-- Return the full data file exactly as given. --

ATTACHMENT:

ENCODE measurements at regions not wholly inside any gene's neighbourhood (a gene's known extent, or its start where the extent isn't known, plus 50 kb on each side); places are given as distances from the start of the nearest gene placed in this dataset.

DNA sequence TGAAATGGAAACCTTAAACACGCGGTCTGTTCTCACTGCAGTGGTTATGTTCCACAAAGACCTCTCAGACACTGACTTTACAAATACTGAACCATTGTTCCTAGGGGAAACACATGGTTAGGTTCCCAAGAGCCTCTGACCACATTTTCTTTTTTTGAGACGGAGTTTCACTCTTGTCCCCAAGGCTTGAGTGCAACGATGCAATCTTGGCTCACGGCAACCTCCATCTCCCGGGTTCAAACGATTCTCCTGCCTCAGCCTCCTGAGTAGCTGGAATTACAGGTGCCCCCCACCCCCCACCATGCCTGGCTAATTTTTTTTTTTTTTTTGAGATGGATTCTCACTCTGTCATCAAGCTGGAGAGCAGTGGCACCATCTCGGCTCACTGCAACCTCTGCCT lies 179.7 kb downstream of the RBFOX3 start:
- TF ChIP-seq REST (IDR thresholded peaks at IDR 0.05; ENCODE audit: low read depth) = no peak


ENCODE measurements at regions not wholly inside any gene's neighbourhood (a gene's known extent, or its start where the extent isn't known, plus 50 kb on each side); places are given as distances from the start of the nearest gene placed in this dataset.

DNA sequence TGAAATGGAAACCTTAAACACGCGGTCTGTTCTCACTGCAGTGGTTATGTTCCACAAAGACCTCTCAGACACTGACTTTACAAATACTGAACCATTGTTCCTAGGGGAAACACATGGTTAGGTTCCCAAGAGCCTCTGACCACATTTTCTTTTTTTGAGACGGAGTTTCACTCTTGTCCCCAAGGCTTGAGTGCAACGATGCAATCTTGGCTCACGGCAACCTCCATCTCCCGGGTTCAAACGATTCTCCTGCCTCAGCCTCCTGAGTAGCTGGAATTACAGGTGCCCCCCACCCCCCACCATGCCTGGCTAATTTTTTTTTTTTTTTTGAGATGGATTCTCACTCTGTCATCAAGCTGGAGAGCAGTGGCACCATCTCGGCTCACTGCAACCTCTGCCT lies 179.7 kb downstream of the RBFOX3 start:
- TF ChIP-seq REST (IDR thresholded peaks at IDR 0.05; ENCODE audit: low read depth) = no peak